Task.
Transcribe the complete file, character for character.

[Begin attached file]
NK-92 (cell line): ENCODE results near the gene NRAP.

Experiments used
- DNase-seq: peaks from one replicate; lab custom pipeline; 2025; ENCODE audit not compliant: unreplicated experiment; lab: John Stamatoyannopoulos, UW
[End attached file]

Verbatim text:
NK-92 (cell line): ENCODE results near the gene NRAP.

Experiments used
- DNase-seq: peaks from one replicate; lab custom pipeline; 2025; ENCODE audit not compliant: unreplicated experiment; lab: John Stamatoyannopoulos, UW